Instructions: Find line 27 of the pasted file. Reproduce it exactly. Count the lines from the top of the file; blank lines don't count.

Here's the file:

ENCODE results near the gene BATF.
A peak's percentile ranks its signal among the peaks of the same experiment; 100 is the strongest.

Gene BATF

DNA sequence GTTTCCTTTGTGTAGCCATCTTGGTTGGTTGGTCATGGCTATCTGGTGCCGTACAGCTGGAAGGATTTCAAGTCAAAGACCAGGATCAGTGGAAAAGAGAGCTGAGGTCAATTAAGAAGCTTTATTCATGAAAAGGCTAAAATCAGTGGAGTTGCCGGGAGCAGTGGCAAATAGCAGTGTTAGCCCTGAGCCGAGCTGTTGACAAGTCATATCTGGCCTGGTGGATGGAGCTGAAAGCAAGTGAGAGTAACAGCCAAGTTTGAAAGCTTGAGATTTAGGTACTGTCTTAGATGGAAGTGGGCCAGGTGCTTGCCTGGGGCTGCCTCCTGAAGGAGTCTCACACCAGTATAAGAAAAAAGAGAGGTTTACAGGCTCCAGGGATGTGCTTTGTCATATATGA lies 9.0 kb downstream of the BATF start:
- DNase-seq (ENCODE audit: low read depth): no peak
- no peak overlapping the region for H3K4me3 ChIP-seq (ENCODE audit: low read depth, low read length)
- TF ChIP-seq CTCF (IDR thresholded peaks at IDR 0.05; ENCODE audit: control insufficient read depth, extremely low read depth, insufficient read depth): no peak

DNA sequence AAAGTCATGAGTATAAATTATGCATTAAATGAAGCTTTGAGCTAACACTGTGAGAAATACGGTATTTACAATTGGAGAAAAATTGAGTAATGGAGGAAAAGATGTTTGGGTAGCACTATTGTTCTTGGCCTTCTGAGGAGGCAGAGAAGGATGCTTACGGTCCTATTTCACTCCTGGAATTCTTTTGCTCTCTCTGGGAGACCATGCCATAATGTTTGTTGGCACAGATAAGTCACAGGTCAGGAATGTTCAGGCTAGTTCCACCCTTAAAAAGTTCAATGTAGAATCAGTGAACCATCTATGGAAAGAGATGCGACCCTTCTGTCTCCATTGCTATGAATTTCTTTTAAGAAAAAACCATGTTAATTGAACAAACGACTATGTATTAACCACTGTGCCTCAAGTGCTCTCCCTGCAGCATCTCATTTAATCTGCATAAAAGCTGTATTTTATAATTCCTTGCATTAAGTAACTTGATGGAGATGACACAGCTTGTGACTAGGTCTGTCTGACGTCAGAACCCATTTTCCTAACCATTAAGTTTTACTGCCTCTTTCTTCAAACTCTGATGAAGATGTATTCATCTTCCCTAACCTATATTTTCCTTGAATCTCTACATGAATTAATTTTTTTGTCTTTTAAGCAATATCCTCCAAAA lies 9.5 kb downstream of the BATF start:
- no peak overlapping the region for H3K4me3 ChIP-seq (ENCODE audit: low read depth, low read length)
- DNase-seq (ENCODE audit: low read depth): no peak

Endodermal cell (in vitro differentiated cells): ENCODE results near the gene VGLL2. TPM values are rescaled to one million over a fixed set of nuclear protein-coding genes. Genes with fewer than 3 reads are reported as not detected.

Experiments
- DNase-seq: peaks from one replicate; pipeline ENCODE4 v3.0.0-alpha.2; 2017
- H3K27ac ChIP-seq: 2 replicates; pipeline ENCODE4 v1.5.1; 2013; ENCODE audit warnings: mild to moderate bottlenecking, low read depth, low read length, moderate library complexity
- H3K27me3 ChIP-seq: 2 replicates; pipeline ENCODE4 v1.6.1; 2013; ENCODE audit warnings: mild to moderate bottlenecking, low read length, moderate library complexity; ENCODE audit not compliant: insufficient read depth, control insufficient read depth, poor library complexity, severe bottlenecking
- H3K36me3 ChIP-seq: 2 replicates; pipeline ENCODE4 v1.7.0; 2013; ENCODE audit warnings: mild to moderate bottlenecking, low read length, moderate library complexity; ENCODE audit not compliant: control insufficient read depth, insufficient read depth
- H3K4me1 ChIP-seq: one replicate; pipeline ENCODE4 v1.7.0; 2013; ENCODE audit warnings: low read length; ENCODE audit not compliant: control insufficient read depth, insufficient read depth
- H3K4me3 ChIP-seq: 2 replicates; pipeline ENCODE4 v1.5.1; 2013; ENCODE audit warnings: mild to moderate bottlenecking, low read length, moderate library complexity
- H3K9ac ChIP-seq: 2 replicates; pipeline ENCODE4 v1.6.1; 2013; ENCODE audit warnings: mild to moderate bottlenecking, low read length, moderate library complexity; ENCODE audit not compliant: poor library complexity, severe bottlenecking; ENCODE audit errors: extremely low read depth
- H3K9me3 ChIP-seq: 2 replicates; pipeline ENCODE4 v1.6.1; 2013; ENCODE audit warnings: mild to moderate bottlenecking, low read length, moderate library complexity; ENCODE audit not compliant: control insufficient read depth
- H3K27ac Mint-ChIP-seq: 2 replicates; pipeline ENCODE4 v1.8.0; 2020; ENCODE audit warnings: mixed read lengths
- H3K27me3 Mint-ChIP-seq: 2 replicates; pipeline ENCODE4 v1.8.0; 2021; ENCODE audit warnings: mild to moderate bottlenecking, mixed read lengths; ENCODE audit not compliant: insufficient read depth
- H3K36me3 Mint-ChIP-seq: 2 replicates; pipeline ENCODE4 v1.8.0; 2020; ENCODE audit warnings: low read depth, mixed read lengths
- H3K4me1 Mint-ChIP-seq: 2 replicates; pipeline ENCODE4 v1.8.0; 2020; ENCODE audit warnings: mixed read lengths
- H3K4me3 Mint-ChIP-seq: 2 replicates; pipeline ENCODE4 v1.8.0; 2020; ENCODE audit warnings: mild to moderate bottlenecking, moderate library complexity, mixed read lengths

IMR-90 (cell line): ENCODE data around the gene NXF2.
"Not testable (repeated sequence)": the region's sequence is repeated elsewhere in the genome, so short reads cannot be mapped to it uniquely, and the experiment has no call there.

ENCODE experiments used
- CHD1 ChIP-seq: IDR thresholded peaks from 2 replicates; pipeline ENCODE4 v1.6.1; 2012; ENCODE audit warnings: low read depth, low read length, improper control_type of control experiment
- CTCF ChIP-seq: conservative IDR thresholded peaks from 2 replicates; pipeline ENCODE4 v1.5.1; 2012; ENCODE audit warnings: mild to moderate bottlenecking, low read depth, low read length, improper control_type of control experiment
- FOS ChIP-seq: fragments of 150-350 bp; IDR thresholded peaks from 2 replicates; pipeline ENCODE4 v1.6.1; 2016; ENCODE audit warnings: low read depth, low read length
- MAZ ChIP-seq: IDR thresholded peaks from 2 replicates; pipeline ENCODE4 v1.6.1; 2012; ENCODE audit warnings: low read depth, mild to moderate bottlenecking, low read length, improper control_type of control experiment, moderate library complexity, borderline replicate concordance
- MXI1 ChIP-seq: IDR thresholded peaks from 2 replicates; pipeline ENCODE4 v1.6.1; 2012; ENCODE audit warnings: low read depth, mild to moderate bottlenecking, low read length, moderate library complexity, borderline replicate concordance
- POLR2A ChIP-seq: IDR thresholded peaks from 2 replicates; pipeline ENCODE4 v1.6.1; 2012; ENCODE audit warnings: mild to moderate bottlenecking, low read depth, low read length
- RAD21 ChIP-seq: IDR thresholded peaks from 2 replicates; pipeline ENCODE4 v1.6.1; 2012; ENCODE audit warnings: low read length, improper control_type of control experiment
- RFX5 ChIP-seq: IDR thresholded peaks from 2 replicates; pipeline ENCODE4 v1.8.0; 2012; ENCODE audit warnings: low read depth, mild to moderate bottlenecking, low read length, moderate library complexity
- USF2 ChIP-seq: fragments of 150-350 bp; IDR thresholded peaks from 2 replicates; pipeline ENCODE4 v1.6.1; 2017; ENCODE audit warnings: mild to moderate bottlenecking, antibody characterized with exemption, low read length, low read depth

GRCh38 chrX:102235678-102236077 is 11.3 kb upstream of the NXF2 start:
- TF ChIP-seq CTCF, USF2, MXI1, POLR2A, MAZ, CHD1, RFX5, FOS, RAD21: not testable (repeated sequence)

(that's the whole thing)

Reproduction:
"Not testable (repeated sequence)": the region's sequence is repeated elsewhere in the genome, so short reads cannot be mapped to it uniquely, and the experiment has no call there.